Under the CCNC program, both primary care providers and the networks receive a per member per month (PMPM) fee to provide patient care, population management strategies (such as disease and care management, population stratification, preventive services and coordination across delivery settings), as well as support in implementing practice improvements. Evaluation of the CCNC program data has shown both cost savings and quality improvement, and has resulted in the state expanding the program to dual-eligible clients (individuals who qualify for both Medicaid and Medicare).
Other states routinely look to CCNC for guidance when developing and implementing similar programs. Through a Commonwealth Fund grant to the North Carolina Foundation for Advanced Health Programs, CCNC collated lessons learned and sample documents into a tool-kit of best practices for interested parties.
In August 2011, CCNC announced a private-public partnership known as “First in Health,” which will allow employees of GlaxoSmithKline, Kerr Drug, and SAS Institute, Inc. (as well as individuals covered under Blue Cross Blue Shield of North Carolina and the State Health Plan) to utilize the CCNC networks.
In 2010, North Carolina passed Session Law 2010-31, appropriations legislation that, among other things, mandated by July 1, 2012 the Department of Health and Human Services, the Division of Medical Assistance and the North Carolina Community Care Networks (NCCCN) create a comprehensive plan under Community Care of North Carolina (CCNC) that incorporates performance metrics with accountable budget and shared savings payment models. To learn more about accountable care activity in North Carolina, including this pilot, visit the North Carolina page of NASHP’s State Accountable Care Activity Map.
- On May 24, 2012, the Centers for Medicare & Medicaid Services (CMS) approved a Section 2703 health home state plan amendment for Medicaid enrollees with chronic conditions that builds upon the state’s CCNC program. To be eligible, patients must have two qualifying chronic conditions, or one qualifying chronic condition and risk for a second. North Carolina had previously received a planning grant from CMS to develop a state plan amendment to implement Section 2703. To learn more about Section 2703 Health Homes, visit the CMS Health Homes webpage.
- North Carolina is also one of the eight states selected to participate in the Medicare Advanced Primary Care Practice (MAPCP) Demonstration program. Four payers – Medicare, Medicaid, the State Health Plan, and Blue Cross Blue Shield of North Carolina – participate in the demonstration in seven rural North Carolina counties.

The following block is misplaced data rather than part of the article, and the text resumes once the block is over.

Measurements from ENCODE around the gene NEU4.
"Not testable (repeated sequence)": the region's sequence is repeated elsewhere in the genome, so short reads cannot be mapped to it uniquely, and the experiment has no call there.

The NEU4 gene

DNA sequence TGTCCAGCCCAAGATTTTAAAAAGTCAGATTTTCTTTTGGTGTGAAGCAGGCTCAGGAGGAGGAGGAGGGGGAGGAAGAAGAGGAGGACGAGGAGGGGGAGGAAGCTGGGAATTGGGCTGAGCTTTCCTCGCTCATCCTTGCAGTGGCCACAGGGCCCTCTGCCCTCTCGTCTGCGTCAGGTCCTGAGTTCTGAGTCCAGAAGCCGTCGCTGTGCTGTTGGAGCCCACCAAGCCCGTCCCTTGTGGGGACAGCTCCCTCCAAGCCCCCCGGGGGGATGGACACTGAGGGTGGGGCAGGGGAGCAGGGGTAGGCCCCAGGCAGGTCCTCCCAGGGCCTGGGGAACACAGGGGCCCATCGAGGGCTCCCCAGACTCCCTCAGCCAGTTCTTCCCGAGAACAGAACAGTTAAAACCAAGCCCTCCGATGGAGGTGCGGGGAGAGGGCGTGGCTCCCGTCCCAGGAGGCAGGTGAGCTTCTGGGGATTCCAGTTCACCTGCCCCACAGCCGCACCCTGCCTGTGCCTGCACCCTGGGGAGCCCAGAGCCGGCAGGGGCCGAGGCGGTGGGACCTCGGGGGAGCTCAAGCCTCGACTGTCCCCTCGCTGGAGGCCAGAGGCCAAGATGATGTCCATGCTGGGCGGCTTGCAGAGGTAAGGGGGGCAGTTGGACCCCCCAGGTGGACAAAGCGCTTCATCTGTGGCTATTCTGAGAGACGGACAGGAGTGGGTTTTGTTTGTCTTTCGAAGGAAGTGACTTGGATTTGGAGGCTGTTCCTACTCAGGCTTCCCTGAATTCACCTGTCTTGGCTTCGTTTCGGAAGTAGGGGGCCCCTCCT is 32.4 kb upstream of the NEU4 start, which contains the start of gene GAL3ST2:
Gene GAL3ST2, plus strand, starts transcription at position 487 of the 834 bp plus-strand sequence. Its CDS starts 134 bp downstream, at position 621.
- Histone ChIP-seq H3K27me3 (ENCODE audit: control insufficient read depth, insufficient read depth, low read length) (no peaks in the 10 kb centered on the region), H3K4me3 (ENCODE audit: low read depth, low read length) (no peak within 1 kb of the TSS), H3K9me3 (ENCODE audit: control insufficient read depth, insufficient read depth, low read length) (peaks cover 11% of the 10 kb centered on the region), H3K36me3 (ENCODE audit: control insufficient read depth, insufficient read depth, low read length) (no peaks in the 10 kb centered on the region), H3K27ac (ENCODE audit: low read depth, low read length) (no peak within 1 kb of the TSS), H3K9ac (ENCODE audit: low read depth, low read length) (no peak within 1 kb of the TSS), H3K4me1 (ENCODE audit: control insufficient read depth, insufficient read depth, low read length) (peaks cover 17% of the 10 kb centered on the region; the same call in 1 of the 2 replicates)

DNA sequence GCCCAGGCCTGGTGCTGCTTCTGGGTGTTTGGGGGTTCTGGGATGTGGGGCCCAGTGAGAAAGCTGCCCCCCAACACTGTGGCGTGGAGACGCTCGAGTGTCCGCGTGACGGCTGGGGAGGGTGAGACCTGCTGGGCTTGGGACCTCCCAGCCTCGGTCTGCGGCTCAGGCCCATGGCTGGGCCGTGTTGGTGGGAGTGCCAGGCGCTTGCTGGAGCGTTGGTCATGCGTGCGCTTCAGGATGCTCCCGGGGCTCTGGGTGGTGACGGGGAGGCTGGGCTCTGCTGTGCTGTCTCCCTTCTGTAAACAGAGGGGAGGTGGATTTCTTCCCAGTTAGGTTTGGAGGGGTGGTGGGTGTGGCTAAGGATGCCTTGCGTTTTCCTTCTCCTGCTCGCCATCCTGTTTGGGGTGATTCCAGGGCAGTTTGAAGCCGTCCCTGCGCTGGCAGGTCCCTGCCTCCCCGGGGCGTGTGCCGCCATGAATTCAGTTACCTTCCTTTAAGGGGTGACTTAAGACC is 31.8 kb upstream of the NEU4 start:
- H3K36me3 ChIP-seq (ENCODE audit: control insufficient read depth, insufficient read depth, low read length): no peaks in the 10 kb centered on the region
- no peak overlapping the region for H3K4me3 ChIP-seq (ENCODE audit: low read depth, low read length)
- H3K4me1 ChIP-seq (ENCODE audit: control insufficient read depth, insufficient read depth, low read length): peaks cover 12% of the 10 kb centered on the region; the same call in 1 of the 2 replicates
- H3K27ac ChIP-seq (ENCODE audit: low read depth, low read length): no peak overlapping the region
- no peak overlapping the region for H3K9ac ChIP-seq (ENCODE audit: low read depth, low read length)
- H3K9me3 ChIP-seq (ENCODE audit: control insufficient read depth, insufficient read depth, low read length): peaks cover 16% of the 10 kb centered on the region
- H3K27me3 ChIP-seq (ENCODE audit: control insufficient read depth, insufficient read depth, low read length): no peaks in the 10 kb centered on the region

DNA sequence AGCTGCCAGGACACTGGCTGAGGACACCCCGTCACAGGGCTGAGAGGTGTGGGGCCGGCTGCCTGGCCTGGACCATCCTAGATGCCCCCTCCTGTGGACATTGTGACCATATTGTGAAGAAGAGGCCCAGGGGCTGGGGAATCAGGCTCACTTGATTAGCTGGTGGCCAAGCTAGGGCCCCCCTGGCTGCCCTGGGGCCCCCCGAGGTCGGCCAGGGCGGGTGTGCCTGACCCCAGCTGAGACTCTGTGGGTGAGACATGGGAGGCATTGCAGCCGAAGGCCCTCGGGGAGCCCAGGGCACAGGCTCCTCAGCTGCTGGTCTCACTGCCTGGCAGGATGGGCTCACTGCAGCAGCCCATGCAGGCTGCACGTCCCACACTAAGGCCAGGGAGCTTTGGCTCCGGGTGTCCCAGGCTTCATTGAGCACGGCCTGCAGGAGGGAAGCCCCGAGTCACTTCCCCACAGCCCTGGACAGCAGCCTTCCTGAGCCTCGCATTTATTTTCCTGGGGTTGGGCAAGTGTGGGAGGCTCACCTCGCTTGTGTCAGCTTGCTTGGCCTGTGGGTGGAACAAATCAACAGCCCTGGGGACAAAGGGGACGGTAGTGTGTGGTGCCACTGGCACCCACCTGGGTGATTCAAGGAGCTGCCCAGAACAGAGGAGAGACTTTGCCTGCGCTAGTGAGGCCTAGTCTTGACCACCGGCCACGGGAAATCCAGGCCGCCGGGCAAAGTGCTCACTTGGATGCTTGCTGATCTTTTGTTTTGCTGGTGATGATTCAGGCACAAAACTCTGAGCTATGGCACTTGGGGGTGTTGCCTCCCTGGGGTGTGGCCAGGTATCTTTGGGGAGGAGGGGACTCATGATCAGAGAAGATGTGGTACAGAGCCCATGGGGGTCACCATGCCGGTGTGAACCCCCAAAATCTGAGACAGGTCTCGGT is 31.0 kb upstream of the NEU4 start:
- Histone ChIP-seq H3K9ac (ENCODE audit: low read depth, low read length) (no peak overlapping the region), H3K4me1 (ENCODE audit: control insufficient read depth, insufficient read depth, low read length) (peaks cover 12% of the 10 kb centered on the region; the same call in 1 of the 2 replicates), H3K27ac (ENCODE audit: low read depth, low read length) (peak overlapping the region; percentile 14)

- In addition to a 5-year 646 Waiver Medicare Quality Demonstration that allows CCNC to manage the care of over 200,000 dual eligible and Medicaid-only clients in 26 counties, North Carolina has also received a duals demonstration grant from the Centers for Medicare & Medicaid Services (CMS) to “coordinate care across primary, acute, behavioral health and long-term supports and services for dual eligible individuals” across the state.
- Furthermore, the Southern Piedmont Community Care Network has received a Beacon Community grant.
- In September 2011, North Carolina received an Infrastructure for Maintaining Primary Care Transformation (IMPaCT) award from the Agency for Healthcare Research and Quality (AHRQ). This project aims to enhance North Carolina’s nationally renowned primary care support and quality improvement system. Additionally, North Carolina partnered with four states to spread lessons from their work on supporting primary care practice improvement.
Last Updated: April 2014
Community Care of North Carolina (CCNC): Community Care of North Carolina is a partnership that includes providers supported by the Medicaid agency (Division of Medical Assistance), Office of Rural Health and Community Care, local health departments, and Departments of Social Services and Hospitals. Each network is run locally by an Executive Director, who oversees a team of case managers, as well as a Medical Director, who works with local physicians who provide input.
In 2006, the North Carolina Governor convened a public-private collaboration of government, payers, and provider representatives to develop and implement a common set of best medical quality standards and measures for asthma, diabetes, congestive heart failure, hypertension and post myocardial infarction care. The Governor’s Quality Initiative, now known as the independent non-profit North Carolina Healthcare Quality Alliance (NCHQA), launched in 2008. The NCHQA Board of Directors also includes consumer and business representation. The NCHQA has played a key role in aligning quality initiatives to support and transform primary care.
Early North Carolina Medicaid medical home projects were made possible by support from the North Carolina Foundation for Advanced Health Programs, Inc. and the Kate B. Reynolds Health Care Trust.
|Defining & Recognizing a Medical Home||